A few years ago, I led an amazing trip to Israel with the members of my Eim Habanim Semeichah shiur. During the trip, we stopped at the P'til Techelet factory, where I picked up two pairs of techelet tzitzit - one for my weekday tallit, the other for my Shabbat tallit. I intended to attach them as soon as I returned, but never did. I'm pretty sure that there are some deeper psychological reasons for my not having "switched over." Or maybe I was just being lazy.
Finally, this past Friday I started the job. I went to a minyan that I thought started at 8am, but turned out to begin only at 8:30am. I had a half-hour to kill, so I started on the tzitzit.
Obviously, before I could put on new tzitzit, I had to remove the old ones. So I began to untie them, which actually took quite a long time. At one point, someone came up to me and said, "You know, you can just cut them off. That's what most people do."
I didn't mention the obvious: I didn't have any scissors with me. But there was something deeper. "Yeah - but then I can't use the old strings again if I cut them. This way, I still have usable tzitzit."
I'm not sure what it was, but there was something about the act of untying that I found particularly satisfying. It also gave me an interesting insight into the laws of Shabbat.
The Torah prohibits us from performing inherently constructive acts on Shabbat. According to many opinions, the rabbis derive the thirty-nine melachot (prohibited activities) from the construction and service in the mishkan. Among those thirty-nine are the activities of tying a knot, and untying that same knot. (I gave a shuir on the melachah of tying in my Hands-On Halachah:Hilchot Shabbat series. You can download the audio here, and the source sheets here.) While we can readily understand the constructive nature of tying, how is untying constructive? Aren't you undoing a knot - an act that's inherently destructive?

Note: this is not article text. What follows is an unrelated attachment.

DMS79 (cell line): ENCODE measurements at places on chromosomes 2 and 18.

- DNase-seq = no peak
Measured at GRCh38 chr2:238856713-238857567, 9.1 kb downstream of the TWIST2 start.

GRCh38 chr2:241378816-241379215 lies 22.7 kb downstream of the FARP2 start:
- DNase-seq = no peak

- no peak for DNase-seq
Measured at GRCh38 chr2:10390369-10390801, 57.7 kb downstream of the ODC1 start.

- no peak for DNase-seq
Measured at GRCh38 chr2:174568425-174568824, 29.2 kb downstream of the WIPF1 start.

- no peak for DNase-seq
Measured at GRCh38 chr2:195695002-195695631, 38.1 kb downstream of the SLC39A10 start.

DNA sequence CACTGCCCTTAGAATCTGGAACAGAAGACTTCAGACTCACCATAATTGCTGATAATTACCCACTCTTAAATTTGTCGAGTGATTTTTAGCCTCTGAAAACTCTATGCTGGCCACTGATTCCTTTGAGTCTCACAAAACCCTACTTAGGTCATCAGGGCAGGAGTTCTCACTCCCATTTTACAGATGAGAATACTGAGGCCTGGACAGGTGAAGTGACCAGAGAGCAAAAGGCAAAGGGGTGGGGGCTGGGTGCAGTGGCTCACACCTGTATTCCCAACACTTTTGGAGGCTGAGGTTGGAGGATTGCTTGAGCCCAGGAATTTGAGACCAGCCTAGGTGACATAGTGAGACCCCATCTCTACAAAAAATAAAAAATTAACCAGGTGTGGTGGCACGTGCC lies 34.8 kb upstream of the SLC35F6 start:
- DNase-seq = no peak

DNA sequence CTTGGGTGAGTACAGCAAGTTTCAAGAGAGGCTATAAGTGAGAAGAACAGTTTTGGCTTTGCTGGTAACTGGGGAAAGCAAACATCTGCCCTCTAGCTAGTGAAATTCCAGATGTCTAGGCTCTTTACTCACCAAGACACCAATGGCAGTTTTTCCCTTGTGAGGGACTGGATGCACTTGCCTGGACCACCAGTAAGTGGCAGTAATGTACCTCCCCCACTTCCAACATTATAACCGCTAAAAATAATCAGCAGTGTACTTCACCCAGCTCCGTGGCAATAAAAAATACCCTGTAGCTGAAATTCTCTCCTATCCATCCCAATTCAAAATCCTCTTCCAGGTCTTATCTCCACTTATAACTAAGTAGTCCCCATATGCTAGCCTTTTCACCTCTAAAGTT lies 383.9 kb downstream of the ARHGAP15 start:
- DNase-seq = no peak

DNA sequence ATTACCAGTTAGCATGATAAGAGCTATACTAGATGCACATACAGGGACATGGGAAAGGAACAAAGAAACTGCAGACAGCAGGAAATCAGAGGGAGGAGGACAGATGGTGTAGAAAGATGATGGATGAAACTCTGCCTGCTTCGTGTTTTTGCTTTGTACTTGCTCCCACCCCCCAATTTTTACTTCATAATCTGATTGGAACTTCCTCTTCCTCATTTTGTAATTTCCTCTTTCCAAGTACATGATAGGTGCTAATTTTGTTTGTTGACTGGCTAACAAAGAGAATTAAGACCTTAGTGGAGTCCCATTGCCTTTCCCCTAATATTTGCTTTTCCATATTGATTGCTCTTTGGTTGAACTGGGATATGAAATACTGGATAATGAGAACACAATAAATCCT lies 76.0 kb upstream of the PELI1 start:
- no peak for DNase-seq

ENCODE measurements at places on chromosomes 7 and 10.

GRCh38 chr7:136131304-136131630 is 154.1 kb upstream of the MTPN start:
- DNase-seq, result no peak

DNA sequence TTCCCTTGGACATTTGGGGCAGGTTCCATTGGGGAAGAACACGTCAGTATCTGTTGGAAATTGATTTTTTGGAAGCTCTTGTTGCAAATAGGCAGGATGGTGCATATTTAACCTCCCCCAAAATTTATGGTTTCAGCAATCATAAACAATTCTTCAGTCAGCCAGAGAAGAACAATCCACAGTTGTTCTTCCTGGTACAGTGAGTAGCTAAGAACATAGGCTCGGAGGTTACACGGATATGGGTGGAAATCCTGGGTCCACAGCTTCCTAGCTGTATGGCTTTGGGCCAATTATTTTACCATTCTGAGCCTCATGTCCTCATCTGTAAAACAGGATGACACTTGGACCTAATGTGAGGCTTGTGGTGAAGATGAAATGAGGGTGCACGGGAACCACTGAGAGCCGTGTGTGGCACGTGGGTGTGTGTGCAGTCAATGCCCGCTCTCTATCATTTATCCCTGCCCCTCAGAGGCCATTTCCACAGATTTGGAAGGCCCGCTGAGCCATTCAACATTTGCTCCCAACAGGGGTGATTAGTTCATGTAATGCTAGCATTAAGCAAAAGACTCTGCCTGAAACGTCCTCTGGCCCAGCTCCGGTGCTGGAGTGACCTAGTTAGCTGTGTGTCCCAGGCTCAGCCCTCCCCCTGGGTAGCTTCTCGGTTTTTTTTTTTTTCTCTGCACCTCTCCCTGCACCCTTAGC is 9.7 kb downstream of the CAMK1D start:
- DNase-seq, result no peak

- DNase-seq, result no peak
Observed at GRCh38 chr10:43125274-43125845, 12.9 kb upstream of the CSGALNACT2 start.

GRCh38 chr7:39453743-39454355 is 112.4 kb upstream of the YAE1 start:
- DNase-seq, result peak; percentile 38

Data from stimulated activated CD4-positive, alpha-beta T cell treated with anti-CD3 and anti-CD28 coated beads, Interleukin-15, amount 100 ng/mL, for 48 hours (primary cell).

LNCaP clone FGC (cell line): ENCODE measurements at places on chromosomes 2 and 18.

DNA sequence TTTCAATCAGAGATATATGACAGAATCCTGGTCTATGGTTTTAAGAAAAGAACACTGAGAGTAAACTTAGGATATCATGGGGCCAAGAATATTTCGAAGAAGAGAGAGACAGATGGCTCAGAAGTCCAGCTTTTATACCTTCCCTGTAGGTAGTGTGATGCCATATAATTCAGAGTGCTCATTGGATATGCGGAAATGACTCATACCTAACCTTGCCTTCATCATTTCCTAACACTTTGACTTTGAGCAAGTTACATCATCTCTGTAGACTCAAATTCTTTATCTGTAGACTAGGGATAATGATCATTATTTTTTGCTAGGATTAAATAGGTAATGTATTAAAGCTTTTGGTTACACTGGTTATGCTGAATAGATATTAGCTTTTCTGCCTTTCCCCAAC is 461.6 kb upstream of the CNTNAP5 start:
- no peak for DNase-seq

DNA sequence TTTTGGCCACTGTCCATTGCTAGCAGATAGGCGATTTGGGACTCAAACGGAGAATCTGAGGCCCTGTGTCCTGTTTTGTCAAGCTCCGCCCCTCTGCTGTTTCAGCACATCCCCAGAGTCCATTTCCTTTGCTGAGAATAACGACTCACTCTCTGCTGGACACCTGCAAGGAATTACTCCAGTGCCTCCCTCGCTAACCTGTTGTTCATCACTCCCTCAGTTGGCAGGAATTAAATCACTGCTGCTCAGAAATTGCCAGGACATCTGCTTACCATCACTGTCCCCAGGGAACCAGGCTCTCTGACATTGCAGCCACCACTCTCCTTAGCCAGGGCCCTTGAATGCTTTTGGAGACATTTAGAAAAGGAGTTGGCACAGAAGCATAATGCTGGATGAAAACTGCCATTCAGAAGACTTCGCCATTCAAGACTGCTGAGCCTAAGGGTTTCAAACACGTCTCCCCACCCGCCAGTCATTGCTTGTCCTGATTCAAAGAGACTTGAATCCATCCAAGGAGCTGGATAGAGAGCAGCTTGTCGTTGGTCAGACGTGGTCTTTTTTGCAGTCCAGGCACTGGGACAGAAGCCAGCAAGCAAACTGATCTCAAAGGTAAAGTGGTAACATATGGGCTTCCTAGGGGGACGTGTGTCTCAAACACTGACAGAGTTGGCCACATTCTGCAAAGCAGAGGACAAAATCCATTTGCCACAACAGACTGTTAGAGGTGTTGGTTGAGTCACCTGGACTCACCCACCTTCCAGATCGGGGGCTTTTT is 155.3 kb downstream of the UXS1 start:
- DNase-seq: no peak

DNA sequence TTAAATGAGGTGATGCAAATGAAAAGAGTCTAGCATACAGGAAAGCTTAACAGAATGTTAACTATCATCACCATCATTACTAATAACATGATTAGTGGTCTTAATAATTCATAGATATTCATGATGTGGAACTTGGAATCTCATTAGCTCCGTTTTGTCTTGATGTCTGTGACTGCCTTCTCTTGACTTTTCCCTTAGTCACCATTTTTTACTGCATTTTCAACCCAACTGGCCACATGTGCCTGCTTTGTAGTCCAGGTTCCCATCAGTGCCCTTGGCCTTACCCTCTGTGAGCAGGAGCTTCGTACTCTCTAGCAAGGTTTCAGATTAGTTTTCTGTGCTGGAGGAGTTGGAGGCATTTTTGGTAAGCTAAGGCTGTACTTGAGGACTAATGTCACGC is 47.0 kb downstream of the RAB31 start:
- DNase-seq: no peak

The answer, I think, is that while you might be untying the current knot, you're really preparing your rope for a new knot. In this way, untying is actually the very first act in the tying of the next knot. Because, if you really didn't need the rope anymore, instead of untying the knot, you'd simply cut the rope, rendering it useless in the future. Interestingly, cutting string or rope is certainly not prohibited from the Torah, and in some instances is actually permitted on Shabbat. (Check with your LOR - local Orthodox rabbi - for details.)
This got me thinking about the knots that we make in life - and what we do with them when we no longer need them.
Life is a process of relationships. Sometimes we use a knot for a period, but then need to move on, whether it's to a new job, a new friend, a new social group. What do we do with the old knots? It's always easiest to cut the string. It's instantaneous and painless. But then you don't have the string available, should you need it in the future.
On the other hand, untying is hard work. It takes time, and can leave our fingers blistered and frayed. (The tighter the knot was, the more difficult it can be to untie.) But that effort and energy exerted to untie the knot is a constructive act. You may no longer want the friendship - but the relationship can end on a positive note; the job may not have paid well enough, but instead of firing off a "go to hell" email, maintaining positive contacts could prove useful in the long run.
But those contacts take energy, both mental and even physical. It's the energy of untying a knot, carefully and slowly, so that the strings are still there to tie the next not should the need arise.